Week 6. Chemical Control of the Brain and Behaviour

This week’s topic was the chemical control of the brain and behaviour. As usual, the week started with a lecture followed by a quiz.


This week’s topic was a nice follow-up of neurotransmitters week. The quiz itself was much harder than thought to be. I was still able to answer the questions.

It was really interesting to learn how a little organ in our brain can affect so much. Hypothalamus. The homeostasis topic is quite familiar to me. It is an important part when developing drugs and gene technology. Homeostasis act as customs when testing a drug. It will check if the drug does not interfere so much the body and if it does, it will try to balance the body back to its normal status.

The new thing that I learned, was the different areas of the hypothalamus and how they function. I did not know that thirst of water came from the anterior lobe of the pituitary and so-called ”love” comes from the posterior lobe of the pituitary.

Next week will be the exam week, therefore there will no lectures or quiz. I will focus on the exams and at the end of the week I will study for the next topic which will be the auditory system.


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Week 5 Neurotransmitters

This week, our topic was neurotransmitters and how different chemicals can mimic these transmitters. As usual our weeks started with a lecture and quiz. On Tuesday we had a exercise 3 were the topic was about the vision and senses.


This week’s topic was interesting. Neurotransmitters are the key factors to determine what kind of functions does a neuron have. In my studies, we study how these neurotransmitters are produced and what compounds could mimic them. From my previous studies, I have learned that some psychedelic drugs have the ability to mimic these neurotransmitters and inhibit their normal functions. This abnormal functioning of the neuron are considered to be main reason to have hallucinations when using these drug recreation use. It was also interesting to know, what compounds are considered as a neurotransmitters. Would there be a possibility that we could produce synthetic neurotransmitters by following the rules then?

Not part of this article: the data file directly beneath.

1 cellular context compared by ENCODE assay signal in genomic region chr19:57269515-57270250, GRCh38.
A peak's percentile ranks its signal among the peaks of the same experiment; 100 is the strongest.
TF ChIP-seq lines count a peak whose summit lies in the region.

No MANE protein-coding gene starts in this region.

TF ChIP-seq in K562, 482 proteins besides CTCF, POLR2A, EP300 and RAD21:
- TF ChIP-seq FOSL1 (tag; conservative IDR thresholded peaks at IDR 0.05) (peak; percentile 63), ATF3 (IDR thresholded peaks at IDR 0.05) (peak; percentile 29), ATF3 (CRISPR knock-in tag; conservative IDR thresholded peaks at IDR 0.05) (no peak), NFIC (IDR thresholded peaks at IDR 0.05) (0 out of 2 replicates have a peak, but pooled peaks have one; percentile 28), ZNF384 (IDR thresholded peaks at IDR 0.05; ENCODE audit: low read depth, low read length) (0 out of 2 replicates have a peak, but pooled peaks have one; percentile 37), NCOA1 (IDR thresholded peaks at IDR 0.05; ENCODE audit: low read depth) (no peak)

Quiz was really easy but I would think that the reason might be that I had more time to read for the quiz and the context was much easier to understand.

I think, it was weird that we had a exercise that was related last week. But it was a good reminder of the last topics and gave a better understanding of senses.


The complexity of the brain is increasing as the course progresses. Neurotransmitters are a new layer of complexity to inhibit or excite neurons. This chemical layer of neurotransmitters can cause cascades, have fast and slow long term changes both divergent and convergent.

Additionally, the part about how chemical compounds can mimic our natural neurotransmitters is interesting for obvious reasons since we humans partake in them so much. Overall, the delicacy of this system is amazing because how well it work while being fragile – like how deriving the brain of blood flow (oxygen) for just a few minutes already causes neurons to die.

I think this chapter humbled me further in how much there is to understand about the workings of the brain. It is not only a complex network of electrical synapses – there seems to be equally complex network of chemical causes and effects that are continually at work.




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Week 4. Senses

This week our topic was senses. Especially visual, smell and taste senses. We begin our week with a Monday lecture, followed by a quiz.


Senses rely largely on the membrane proteins’ ability to react to external stimulus. Activation of the receptor membrane proteins and their signalling pathways are an important part of cell biology and understanding how cell work.  As a Life Science students, it is important to know how these pathways are formed and human senses are an excellent example of these. That is why the topic to me was really relevant and important to know.

The quiz itself was too hard. It was really hard and annoying to list two things, using only 10 words or less. I can understand that you can understand better but I see no point to used it on that question.

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Week 3. Neuronal Membrane at Rest, Action Potential and Synaptic Transmission

This week, our topic was how information from neuron to neuron is transmitted. As a pre-assignment, we needed to read chapters 3,4,5 and our knowledge was tested with a quiz.


In my opinion, the topic was quite basic but important to know. The ability of a neuron to create action potential and cooperation between other cells makes this structure of cells quite unique. The interesting and related to my studies was that how many different medicines affect the synaptic transmission between cells. Different drugs can inhibit or excite the synaptic transmission which could lead to different responses. The ability of a drug to surpass the blood-brain barrier into synaptic clef could be quite hard and could cause a lot side effects.